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Emma Guinness

Emma Guinness is a student from Glasgow and is currently studying English at the University of Strathclyde. She has written her first book ‘Return to Midnight’ and has been published in a number of poetry anthologies. Inspired by writers such as Edgar Allen Poe and Ian Stewart Black. Her work can be found at


“There are a few things you need to know before we start,” I declared.


     The officer pressed record.                 


     “He threatened me with a kitchen knife. I didn’t realise I’d broken his nose. I thought those girls were my friends.”    


     Of course, that’s not what really happened. I can be truthful now; it’s not likely that anyone will ever read this anyway. I broke Jamie’s nose. So what? What else does he expect after promising me the stars, and then giving me a high-rise council flat and a Bright House TV?


     That night wasn’t the first time I’d hurt him, but it was the first time I’d managed to break something. Jamie had gambled our last twenty pounds on the Grand National. The stupid cunt didn’t even back the favourite. When I found out, I pursed my lips, clenched my fist and punched him. I’m surprised that he didn’t dodge the blow. I’m not Mike Tyson. He even had the cheek to call it “abuse”. We had three days left until his next wage, and nothing to eat but Tesco Value noodles.


     He left the house covered in blood. He had it coming.


     “Do you and Jamie have a troubled relationship?” one of the officers replied, leaning back in his chair.


     “No. I’ve been with him since I was thirteen.”


     That was a half-lie. Jamie and I had been together since high school. Glancing over a file, another with caterpillar eyebrows asked:


     “So you’re aware he has a prior conviction for theft?”


     “No…” I said innocently.


     They turned to face each other and nodded. Their wide eyes suggested that they were buying my story. Once a criminal, always a criminal. I’m squeaky-clean.


     “Did you do anything to provoke him into threatening you?” the officer with the file questioned.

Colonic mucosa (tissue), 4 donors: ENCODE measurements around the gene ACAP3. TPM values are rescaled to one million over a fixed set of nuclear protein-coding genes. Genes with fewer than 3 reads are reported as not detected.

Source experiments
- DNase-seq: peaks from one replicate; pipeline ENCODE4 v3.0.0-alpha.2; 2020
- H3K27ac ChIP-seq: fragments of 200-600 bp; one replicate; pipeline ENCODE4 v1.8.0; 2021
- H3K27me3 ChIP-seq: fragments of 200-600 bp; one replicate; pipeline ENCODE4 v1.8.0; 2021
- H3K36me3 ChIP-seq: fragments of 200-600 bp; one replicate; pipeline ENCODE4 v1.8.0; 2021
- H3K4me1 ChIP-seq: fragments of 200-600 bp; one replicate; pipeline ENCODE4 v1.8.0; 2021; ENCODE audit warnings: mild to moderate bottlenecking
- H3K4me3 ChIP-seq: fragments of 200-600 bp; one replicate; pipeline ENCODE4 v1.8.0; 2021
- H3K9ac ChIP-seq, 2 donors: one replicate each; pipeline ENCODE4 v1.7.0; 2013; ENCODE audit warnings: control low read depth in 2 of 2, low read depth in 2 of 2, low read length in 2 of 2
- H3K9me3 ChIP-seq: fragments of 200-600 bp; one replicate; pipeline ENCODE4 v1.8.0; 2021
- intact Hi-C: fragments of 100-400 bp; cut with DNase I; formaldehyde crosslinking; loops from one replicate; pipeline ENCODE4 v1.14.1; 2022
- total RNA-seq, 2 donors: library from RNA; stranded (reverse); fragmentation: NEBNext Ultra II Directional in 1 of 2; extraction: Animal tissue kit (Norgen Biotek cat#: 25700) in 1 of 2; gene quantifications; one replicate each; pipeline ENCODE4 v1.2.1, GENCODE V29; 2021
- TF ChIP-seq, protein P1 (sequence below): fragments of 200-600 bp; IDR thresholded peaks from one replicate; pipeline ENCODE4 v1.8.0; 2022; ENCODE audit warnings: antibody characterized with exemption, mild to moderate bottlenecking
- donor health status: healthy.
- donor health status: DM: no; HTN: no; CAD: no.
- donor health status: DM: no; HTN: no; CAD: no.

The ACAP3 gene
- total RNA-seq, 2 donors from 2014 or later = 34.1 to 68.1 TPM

“I’m not sure,” I answered. “He’s had suspicions about me and another man, and was pretty angry when I wouldn’t let him read through my emails.”


     I should be a professional actress.


     The next morning, I took our dog for a walk in the local park. Max was another one of Jamie’s bad ideas. He is always hungry. I hate that park: the flower beds are full of used condoms, and some eejit has scratched “Life Not Knifes” onto its surrounding wall.


     Anyway, shortly after arriving, I saw Squinty Eyes and Vulture Claws. Obviously that’s not their names, but this is my memoir and my rules. I don’t have control over many things in my life. Until this point, I had viewed them as my friends, so I walked over to the bench they were sitting on whilst watching their children in the playpark.  


     “Aw, George is getting so big!” I exclaimed, looking at Squinty Eyes’ youngest child.


     She avoided making squinty eye contact with me. Her husband and Jamie are best friends. I had been naive to think that he wouldn’t have gone to them the night before. In an instant, I was terrified that he had told her the extent of my “abuse”. She’d jump to conclusions. In the unlikely event that anyone ever reads this, I am telling you the truth so that you understand. I don’t publicise my relationship problems. Vulture Claws turned towards me, frowning, and pointed her tacky, talon-like acrylic nails at me.  


     “We are finished with you,” she stated, pushing one of her fingers into my chest, as one her false eyelashes began to fall off. She’d been told everything.


     Vulture Claws didn’t understand.


     “Can’t I explain my side of the story?” I pleaded.


     She rolled her eyes.


     “You’re not significant enough to even listen to.”


     I saw red. That’s precisely my problem. Everyone treats me like I’m nobody. I could have had any man I wanted, but I stayed with Jamie because I thought he was going places. I can’t change my situation because, let’s face it, no one would employ or marry a thirty-year-old who’s never done a day’s work. They then stood up, walked over to their children, took their hands, and escorted them from the playpark. Vulture Claws began to laugh as they walked away, and said:


     “She’s the biggest child here.”


     Without thinking, I screamed, “You’re a fucking bitch!”


     Strutting down the hill, she began to laugh even harder.


     “I’m phoning the police. I don’t like the idea of her being near my kids. Who swears in front of children? I’m sure I’m not the only one who thinks she deserves locked up.”


     On my way home, her statement did not cross my mind. She never had the guts to do it (or so I thought); even Jamie wouldn’t report me.


     “Does either Miss Brown or Mrs Kelly hold a grudge against you?” the same officer asked, closing the file I assumed to be Jamie’s.


     “Cheryl, I mean, Mrs Kelly, fell out with me a year ago. The father of her children is gay, and when he told her, he revealed that he came out to me first,” I explained. “It was difficult, but we became friends again.”


     That was the first time I’d told the truth. I then began to feel guilty for lying about Jamie threatening me. At least, it felt like guilt. I was also consumed by shame that he had told the people who had been my friends about my “abusive” behaviour.


     “Thank you for your cooperation,” another said. “That’s all we need to know.”


     The officer pressed pause.   



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